The topic of slavery always evokes a flurry of emotions. Such was the case when the British government announced in 2015 that it had completed the payment of a loan borrowed to compensate slave owners for their loses due to the abolition of slavery.
In an age when many are demanding that whites make reparations to blacks for the latter’s time in enslavement, the idea that the British government would compensate slaveholding planters seems outrageous. Such responses are expected because people are using current moral standards to judge historical realities. Thus, it is helpful to look at the surrounding socio-political events during the time the loan was made, a fact which suggests that such a move was a feasible alternative to slavery at the time.
While the idea of owning people seems abhorrent today, this was not always the case. English laws and customs placed a premium on protecting the rights of property owners. Questioning one’s right to own property provoked contention, even when the property was a human being, and British colonial planters fiercely guarded their right to acquire slaves and appropriate their labor. This principle extended to indentureship in Barbados, where white indentured workers were perceived as property and could be transferred to the heirs of their owners.
The British colonies in the West Indies valued autonomy and often resented Britain’s involvement in West Indian affairs. As a result, the British government had to tread carefully when dealing with West Indian colonies or face their wrath.
The concerns of West Indian planters were voiced by pro-slavery parliamentarians in England who were unwilling to dissolve the plantation system without a fight. Pro-slavery lobbyists galvanized the support of non-planters by arguing that abolishing slavery without compensating property owners would more broadly erode protection for property rights—an issue with great primacy in England. Their messages were carried by newspapers, journals, and pamphlets admonishing abolitionists for hesitating to compensate enslavers.
Contextualizing the case for compensation, Kathleen Mary Butler shows in her book, The Economics of Emancipation, that the pro-slavery West Indies Interest sought to guilt parliamentarians into granting compensation for lost property. “The [West Indies] Interest argued that successive British governments had condoned and encouraged slave holding,” Butler writes, also noting that publications of the time “pointed out that various acts of Parliament had encouraged slave owners to spend vast sums of money to buy land and slaves.” Thus, emancipating slaves without compensating their owners would be a “flagrant breach of faith.”
Jamaican publications also weaponized the rhetoric of property rights to bolster the case for compensation, Butler explains. The editor of the Jamaica Courant, Augustus Hardin Beaumont, simultaneously criticized slavery and noted that enslavers deserved compensation. Beaumont blamed the British for being slavery enablers, arguing that it was only fair for British taxpayers to compensate West Indian planters.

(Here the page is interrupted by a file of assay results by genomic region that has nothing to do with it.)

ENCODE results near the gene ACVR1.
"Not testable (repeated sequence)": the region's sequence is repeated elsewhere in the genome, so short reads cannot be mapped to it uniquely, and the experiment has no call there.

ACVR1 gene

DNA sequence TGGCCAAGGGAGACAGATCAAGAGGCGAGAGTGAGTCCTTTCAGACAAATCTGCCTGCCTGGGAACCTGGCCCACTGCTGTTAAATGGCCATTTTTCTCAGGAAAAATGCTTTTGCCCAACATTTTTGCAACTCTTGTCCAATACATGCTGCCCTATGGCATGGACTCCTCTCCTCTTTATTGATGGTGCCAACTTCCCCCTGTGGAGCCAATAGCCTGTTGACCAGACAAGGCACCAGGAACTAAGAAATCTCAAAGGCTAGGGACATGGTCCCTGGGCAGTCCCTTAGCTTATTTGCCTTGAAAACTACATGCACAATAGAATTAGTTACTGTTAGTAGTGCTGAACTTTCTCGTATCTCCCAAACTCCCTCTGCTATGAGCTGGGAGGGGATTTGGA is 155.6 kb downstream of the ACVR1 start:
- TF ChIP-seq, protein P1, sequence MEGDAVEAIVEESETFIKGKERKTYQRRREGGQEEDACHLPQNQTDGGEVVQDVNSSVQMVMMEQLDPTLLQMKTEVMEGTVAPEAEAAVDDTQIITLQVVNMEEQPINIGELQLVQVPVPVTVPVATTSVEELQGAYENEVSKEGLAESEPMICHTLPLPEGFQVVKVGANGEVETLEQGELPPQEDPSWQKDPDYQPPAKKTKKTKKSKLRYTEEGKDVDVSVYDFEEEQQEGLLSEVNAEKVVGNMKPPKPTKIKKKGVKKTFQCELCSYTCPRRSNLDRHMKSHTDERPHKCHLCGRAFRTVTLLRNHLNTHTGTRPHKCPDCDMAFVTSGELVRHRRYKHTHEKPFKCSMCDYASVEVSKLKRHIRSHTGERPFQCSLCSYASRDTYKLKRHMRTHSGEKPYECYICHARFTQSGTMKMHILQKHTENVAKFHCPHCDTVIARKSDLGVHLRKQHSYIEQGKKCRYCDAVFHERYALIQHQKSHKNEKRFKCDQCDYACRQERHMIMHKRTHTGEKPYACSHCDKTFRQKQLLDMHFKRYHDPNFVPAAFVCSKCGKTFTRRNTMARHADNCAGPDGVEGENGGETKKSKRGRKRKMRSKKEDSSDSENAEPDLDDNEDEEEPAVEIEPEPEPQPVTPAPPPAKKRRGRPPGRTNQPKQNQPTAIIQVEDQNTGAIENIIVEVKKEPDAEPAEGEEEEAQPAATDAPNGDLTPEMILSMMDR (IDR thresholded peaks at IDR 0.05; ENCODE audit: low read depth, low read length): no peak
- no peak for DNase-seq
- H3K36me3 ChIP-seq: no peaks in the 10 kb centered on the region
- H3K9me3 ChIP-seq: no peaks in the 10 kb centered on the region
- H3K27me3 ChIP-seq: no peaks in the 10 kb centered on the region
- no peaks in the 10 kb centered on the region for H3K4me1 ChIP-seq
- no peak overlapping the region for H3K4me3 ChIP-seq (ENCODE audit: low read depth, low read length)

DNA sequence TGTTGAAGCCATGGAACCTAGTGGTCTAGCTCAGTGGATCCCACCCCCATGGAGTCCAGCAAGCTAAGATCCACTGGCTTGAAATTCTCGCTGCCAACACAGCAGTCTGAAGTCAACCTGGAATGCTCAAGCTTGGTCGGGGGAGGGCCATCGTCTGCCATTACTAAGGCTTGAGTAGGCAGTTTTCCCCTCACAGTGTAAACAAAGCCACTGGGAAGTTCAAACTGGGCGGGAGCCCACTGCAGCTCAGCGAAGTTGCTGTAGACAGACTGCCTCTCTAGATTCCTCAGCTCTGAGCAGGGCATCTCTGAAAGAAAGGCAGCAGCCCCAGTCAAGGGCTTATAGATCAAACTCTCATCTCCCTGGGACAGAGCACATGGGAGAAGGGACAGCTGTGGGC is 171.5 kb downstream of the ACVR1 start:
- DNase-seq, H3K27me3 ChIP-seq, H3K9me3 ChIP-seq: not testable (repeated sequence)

These views were so widespread that black slave owners were also unwilling to part with slavery unless they received compensation for their lost property. In 1831, Butler writes, free people of color gathered in Jamaica to “discuss the problems of abolition” and its effect on property rights. The chairman of the meeting was Benjamin Scott Moncrieff, who himself owned 400 slaves.
This group endorsed compensation as a tool to safeguard their property rights, Butler writes, “object[ing] strongly to comments that Stephen Lushington, the British abolitionist, had allegedly made to the effect that in Jamaica the free people of color had authorized him to emancipate their slaves.” This never happened, the group claimed, stressing “their determination to defend their property and surrender it only ‘for the most full and ample compensation.’” Their resolutions were published in Jamaican newspapers and sent to pro-slavery outlets in Britain.
Politics is futile without compromise, so to abolish slavery, the British government had no option but to negotiate with pro-slavery forces who saw abolition as a violation of property rights. Compensation was a creative strategy, and without it, abolition likely would have been delayed, causing blacks to serve a longer time in slavery. Indeed, it was likely the best tradeoff that the political climate could accommodate at that time.
Despite the complexities of the decision, many still think that the British owe blacks an apology. The truth is, the British atoned for their actions years ago, through the vehicles of the 1845 Aberdeen Act and the West Africa Squadron.
The Aberdeen Act intercepted Brazilian ships suspected of trafficking Africans and prosecuted slave traders in British courts. The West Africa Squadron, a part of the British Navy, had been in effect for many years before 1845, and sought to intercept ships and clamp down on the slave trade. Historians assert that maintaining this Squadron cost nearly $7 million in addition to the many lives of sailors who died while manning it.
Suppressing the global slave trade incurred considerable expenses for the British and few appreciate this bold political move that came at the expense of British taxpayers. Indeed, it is ironic that the British are instructed to atone for the slave trade when their counterparts in the Middle East and Africa were coerced into abolishing slavery due to Western directives. Compared to its peers, Britain seems like a moral superstar and should be lauded for taking a tough stance when others vacillated on the question of slavery.